Next, move to the front control arm connection at the subframe. You'll notice that the fasteners are located in a bit of an awkward location. The mounting bolt is accessed through the hole in the subframe (green arrow). The securing nut is located at the front of the arm (yellow arrow).

You'll have just enough room at the front (green arrow) to slip a 21mm wrench in between the frame and the control arm.
Figure 5

You'll have just enough room at the front (green arrow) to slip a 21mm wrench in between the frame and the control arm. You also have just enough room to carefully push the bolt back through the subframe/control arm with a pry bar.

Shown here is the 21mm bolt just visible through the hole in the subframe (green arrow).
Figure 6

Shown here is the 21mm bolt just visible through the hole in the subframe (green arrow). Getting the bolt out of the hole can be a bit of a challenge. When installing the new arm, be sure to replace the fastening hardware. The part number for the bolt is N-105-326-02 and the nut is N-103-353-04. When installing the new fastening hardware, tighten it firmly. Once the car is back on the ground, torque them to 150 Nm (111 ft/lbs.) plus a 90-degree turn.

Shown here is the connection of the control arm to the wheel carrier.
Figure 7

Shown here is the connection of the control arm to the wheel carrier. Loosen the 21mm nut (green arrow) while counter-holding the 21mm bolt on the opposite side of the wheel carrier. You'll need to jack up the control arm enough to take the load off the bolt (yellow arrow) and then push it out of the wheel carrier. When installing the new arm, be sure to replace the fastening hardware. The part number for the bolt is N-105-230-02 and the nut is N-103-353-04. When installing the new fastening hardware, tighten it firmly. Once the car is back on the ground, torque them to 150 Nm (111 ft/lbs.) plus a 90-degree turn.

Place the floor jack under the bottom of the control arm with a block of wood as shown here to take the load off the mounting bolt.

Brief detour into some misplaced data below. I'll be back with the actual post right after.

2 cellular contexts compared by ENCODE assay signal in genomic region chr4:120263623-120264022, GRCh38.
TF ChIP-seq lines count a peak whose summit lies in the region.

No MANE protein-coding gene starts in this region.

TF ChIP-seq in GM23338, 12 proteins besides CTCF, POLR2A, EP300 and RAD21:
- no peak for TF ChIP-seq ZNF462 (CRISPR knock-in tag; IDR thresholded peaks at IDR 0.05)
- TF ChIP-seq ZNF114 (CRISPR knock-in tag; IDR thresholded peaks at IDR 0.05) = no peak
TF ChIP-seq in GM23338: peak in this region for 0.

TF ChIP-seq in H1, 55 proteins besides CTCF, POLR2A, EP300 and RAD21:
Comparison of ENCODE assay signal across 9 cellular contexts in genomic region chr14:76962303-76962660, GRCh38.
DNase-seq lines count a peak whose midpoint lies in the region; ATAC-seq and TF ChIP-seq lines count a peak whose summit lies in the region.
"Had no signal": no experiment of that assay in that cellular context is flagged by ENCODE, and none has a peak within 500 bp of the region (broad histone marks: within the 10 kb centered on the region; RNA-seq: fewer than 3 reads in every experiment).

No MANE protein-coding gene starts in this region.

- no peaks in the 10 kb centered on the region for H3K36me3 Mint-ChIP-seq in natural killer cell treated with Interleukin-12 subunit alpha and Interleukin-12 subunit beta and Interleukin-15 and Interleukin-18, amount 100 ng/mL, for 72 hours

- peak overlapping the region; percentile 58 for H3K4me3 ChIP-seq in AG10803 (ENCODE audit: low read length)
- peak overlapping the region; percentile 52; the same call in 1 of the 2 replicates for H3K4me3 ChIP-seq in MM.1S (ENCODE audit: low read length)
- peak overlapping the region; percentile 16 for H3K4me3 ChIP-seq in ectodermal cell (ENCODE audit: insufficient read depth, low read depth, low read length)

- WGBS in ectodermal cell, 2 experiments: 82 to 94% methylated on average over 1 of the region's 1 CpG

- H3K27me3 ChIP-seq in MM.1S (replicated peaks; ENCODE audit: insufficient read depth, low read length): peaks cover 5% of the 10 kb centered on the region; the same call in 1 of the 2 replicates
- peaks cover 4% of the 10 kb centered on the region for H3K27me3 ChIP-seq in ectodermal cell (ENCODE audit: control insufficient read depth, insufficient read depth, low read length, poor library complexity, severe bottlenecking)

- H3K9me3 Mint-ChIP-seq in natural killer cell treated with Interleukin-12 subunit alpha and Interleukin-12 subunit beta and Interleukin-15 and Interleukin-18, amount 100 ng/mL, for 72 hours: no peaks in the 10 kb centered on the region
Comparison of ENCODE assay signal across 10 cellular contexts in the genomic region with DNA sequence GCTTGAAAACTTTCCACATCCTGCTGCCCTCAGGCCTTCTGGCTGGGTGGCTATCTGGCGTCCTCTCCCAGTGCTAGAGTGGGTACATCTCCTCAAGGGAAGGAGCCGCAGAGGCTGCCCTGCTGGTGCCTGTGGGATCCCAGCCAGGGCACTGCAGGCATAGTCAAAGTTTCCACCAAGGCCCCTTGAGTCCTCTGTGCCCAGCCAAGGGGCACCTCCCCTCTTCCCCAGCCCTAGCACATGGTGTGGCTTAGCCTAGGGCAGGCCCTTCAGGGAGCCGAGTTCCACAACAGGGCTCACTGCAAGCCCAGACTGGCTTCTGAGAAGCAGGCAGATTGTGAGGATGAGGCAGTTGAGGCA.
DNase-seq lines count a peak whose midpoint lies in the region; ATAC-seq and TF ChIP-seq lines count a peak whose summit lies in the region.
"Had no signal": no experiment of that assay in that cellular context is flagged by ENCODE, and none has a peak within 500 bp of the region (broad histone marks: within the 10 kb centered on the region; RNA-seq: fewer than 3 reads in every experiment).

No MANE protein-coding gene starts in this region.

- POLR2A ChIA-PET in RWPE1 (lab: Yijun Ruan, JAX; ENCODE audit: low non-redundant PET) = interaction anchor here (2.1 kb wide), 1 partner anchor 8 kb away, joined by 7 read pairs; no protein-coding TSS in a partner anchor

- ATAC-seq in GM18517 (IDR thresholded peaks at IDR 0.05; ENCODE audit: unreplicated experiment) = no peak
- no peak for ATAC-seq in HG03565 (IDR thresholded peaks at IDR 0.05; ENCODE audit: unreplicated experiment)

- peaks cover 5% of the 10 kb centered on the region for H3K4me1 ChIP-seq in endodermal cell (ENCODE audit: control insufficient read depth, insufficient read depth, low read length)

Figure 8

Place the floor jack under the bottom of the control arm with a block of wood as shown here to take the load off the mounting bolt. Once the bolt is removed, lower the jack slowly until the shock absorber and link arms are supporting the weight of the assembly. Move the jack out of the way and carefully pry the end of the control arm off the wheel carrier and the other ends out of the subframe.

Here is the rear control arm removed from the vehicle.
Figure 9

Here is the rear control arm removed from the vehicle. At this point, you have two options, installing a new control arm with the suspension bushings (green arrows) already pressed in or press the old bushings out and fit new ones.

Note the ends of the bushings.
Figure 10

Note the ends of the bushings. One side is metal (yellow arrow) and the other rubber (green arrow). You'll want to press the bushings out on the rubber side.

The bushing in the wheel carrier (green arrow) will also need to be pressed out.
Figure 11

The bushing in the wheel carrier (green arrow) will also need to be pressed out.

Here is a bushing press set up to remove one of the bushings.
Figure 12

Here is a bushing press set up to remove one of the bushings. There are a variety of different tools on the market that can do the job. I used one from Baum Tools in this instance.